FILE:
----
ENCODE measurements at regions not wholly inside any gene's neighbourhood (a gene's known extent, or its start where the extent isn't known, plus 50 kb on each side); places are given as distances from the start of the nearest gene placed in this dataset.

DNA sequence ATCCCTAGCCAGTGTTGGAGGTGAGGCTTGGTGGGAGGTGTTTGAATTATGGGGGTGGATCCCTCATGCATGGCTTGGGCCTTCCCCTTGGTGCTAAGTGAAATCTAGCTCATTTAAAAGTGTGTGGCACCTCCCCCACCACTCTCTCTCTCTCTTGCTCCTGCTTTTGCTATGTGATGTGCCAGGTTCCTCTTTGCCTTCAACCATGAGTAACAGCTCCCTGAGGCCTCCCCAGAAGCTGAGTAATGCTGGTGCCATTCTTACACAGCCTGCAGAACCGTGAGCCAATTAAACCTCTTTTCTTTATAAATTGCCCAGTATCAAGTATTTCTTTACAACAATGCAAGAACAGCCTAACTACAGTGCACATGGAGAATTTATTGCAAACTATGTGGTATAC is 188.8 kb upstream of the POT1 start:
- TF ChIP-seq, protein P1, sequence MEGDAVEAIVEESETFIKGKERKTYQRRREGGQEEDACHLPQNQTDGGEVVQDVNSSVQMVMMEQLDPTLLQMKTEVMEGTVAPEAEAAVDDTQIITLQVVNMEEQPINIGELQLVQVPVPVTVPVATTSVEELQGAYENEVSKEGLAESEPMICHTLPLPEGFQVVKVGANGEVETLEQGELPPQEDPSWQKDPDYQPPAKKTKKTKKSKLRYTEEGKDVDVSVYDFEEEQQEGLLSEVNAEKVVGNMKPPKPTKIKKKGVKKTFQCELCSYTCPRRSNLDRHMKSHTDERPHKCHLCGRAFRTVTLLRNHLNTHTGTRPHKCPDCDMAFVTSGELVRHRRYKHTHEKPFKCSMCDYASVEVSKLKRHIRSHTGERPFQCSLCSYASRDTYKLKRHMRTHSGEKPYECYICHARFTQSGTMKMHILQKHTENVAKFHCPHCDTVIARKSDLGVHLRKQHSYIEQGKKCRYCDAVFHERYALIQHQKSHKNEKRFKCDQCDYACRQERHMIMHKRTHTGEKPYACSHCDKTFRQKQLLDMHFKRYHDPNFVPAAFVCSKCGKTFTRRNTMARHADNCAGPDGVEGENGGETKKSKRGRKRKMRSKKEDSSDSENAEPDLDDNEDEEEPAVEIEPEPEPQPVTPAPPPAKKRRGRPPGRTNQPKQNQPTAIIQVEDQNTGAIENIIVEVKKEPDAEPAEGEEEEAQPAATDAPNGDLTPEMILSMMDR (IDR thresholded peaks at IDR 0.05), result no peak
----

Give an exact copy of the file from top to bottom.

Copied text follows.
ENCODE measurements at regions not wholly inside any gene's neighbourhood (a gene's known extent, or its start where the extent isn't known, plus 50 kb on each side); places are given as distances from the start of the nearest gene placed in this dataset.

DNA sequence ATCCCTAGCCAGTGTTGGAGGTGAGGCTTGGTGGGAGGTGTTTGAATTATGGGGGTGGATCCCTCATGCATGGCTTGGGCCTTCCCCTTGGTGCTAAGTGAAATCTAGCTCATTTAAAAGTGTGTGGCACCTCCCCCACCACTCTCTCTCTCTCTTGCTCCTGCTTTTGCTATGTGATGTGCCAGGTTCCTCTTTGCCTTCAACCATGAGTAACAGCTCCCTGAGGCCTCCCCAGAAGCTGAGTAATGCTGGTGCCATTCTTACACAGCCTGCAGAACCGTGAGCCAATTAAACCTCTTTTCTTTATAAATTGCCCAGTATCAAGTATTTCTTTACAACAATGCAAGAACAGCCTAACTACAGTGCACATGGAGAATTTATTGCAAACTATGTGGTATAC is 188.8 kb upstream of the POT1 start:
- TF ChIP-seq, protein P1, sequence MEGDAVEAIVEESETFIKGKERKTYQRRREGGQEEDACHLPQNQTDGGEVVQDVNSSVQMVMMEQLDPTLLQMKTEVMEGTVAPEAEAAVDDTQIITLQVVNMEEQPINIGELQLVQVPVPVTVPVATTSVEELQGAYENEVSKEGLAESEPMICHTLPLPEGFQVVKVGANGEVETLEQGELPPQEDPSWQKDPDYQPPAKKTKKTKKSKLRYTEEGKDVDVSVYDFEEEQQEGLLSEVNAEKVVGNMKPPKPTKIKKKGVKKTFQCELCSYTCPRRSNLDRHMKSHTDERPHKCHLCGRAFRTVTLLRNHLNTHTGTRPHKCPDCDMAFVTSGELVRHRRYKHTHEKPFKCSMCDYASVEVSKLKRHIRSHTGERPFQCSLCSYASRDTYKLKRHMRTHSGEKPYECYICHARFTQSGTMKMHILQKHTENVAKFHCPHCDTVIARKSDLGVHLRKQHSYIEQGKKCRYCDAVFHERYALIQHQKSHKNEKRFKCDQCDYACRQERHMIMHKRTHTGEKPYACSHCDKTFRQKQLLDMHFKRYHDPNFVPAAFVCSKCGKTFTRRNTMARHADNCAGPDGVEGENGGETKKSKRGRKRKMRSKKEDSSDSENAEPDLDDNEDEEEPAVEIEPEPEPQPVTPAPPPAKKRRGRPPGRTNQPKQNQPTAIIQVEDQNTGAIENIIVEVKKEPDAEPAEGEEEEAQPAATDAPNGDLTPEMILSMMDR (IDR thresholded peaks at IDR 0.05), result no peak